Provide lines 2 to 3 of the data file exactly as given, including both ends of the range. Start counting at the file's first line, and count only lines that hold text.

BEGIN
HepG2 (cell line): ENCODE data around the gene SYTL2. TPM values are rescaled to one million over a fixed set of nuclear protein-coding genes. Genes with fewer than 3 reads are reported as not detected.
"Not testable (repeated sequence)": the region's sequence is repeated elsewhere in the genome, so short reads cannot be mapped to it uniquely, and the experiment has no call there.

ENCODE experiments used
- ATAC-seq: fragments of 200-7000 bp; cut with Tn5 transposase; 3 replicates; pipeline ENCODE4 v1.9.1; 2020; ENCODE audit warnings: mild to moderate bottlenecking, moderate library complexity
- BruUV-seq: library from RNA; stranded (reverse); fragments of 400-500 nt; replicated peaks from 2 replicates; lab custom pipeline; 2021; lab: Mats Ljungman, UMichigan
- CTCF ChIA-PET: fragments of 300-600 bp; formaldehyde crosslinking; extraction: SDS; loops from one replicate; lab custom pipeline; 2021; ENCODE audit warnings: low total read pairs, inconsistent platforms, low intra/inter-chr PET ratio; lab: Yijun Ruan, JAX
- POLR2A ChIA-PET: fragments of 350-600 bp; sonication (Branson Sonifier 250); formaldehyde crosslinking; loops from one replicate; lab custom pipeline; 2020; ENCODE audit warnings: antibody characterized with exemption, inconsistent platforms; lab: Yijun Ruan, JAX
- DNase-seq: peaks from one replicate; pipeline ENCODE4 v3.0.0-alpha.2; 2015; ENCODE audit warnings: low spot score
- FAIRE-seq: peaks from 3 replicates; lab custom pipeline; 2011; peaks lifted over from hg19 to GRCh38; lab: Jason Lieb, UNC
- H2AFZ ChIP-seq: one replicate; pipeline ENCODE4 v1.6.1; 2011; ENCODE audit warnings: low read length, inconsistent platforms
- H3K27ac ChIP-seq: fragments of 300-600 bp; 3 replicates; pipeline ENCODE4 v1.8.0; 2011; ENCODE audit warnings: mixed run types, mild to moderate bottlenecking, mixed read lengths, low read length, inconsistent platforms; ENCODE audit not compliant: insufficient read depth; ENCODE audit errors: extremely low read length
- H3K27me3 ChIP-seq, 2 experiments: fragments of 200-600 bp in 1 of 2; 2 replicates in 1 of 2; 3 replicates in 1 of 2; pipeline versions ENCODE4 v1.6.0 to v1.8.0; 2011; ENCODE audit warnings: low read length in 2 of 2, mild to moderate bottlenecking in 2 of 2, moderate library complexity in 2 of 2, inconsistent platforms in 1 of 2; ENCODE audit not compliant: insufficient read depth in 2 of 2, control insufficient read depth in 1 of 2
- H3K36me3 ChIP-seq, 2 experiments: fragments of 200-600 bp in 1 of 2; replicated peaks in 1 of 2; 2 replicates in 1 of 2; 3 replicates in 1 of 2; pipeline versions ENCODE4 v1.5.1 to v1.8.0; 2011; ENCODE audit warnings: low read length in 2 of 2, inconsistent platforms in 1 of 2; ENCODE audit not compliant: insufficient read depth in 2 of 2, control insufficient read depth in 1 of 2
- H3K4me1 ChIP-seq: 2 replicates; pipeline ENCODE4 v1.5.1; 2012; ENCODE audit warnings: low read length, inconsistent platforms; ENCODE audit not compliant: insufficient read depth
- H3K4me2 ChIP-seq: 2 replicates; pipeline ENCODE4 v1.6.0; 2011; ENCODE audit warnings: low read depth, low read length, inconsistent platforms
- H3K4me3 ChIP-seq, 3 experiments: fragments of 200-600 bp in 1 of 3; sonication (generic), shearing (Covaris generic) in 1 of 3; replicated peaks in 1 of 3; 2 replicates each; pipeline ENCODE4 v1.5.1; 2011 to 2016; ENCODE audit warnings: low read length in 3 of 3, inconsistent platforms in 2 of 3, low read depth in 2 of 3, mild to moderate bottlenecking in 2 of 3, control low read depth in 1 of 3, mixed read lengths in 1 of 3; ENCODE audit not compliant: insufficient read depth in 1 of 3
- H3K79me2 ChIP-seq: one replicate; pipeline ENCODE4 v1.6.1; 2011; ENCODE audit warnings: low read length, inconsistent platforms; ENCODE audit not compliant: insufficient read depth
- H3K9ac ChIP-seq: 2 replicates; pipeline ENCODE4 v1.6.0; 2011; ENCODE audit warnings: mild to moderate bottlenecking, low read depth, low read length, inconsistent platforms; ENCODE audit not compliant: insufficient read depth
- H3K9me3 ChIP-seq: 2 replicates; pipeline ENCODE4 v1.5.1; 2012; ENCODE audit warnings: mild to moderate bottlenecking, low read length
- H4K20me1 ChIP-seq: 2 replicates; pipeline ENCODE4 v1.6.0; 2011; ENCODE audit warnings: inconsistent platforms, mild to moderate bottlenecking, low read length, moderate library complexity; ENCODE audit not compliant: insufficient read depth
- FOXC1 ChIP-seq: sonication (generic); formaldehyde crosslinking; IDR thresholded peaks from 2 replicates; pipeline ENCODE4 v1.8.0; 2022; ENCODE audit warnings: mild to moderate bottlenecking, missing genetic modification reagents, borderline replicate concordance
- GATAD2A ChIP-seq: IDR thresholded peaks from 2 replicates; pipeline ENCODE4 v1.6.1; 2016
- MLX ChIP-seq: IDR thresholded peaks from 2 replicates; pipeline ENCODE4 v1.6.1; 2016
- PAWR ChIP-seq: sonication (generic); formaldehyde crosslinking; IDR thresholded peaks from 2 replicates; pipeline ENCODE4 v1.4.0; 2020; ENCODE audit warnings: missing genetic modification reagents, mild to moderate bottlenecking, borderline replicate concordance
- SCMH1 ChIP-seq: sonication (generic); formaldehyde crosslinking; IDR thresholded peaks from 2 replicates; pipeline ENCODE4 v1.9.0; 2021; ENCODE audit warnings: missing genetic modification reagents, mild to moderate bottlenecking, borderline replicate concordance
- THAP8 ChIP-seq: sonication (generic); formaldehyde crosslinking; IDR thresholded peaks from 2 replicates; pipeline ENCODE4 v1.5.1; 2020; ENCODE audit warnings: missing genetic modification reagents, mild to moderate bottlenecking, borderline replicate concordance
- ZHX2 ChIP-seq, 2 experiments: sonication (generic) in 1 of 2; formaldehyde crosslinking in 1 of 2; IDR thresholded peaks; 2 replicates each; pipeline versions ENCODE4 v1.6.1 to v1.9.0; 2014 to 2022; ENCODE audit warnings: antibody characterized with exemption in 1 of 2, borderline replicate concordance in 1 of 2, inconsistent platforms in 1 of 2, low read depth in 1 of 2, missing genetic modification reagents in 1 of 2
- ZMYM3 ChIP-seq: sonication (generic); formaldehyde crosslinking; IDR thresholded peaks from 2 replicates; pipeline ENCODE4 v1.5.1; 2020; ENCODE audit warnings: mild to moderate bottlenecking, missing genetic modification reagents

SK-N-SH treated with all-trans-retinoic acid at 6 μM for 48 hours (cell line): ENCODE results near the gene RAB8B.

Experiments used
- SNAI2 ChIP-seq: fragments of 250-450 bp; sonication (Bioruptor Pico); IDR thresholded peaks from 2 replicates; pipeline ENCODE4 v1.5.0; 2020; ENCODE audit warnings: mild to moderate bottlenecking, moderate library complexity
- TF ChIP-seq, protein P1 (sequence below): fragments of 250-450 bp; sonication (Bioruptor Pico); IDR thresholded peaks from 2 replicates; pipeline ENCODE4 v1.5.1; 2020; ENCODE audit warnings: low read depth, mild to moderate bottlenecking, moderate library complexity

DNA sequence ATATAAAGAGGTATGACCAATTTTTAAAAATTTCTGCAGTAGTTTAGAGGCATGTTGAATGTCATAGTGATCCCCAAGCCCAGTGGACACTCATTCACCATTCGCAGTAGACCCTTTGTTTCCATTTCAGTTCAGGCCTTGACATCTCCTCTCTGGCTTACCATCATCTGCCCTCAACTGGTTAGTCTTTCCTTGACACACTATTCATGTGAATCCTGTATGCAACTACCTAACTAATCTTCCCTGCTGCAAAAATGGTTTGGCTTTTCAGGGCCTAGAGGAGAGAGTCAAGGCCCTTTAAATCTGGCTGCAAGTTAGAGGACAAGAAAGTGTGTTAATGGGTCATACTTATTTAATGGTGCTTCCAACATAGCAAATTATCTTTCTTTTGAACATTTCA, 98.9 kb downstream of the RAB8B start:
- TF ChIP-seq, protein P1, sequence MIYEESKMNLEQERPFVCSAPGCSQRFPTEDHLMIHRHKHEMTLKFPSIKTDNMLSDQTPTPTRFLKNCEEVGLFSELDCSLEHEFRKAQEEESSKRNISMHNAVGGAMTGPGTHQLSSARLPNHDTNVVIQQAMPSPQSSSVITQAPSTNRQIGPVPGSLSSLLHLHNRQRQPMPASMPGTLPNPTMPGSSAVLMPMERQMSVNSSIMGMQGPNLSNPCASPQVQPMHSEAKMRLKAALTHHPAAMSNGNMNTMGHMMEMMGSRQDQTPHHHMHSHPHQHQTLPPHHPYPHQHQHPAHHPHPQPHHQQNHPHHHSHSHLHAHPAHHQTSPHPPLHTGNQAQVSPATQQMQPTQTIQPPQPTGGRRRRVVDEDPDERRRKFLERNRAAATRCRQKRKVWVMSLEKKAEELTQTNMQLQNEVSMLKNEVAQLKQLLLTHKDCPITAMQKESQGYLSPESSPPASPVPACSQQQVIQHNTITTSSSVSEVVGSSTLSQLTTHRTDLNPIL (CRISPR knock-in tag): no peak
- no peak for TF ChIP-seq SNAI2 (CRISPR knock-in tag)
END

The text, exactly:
"Not testable (repeated sequence)": the region's sequence is repeated elsewhere in the genome, so short reads cannot be mapped to it uniquely, and the experiment has no call there.

ENCODE experiments used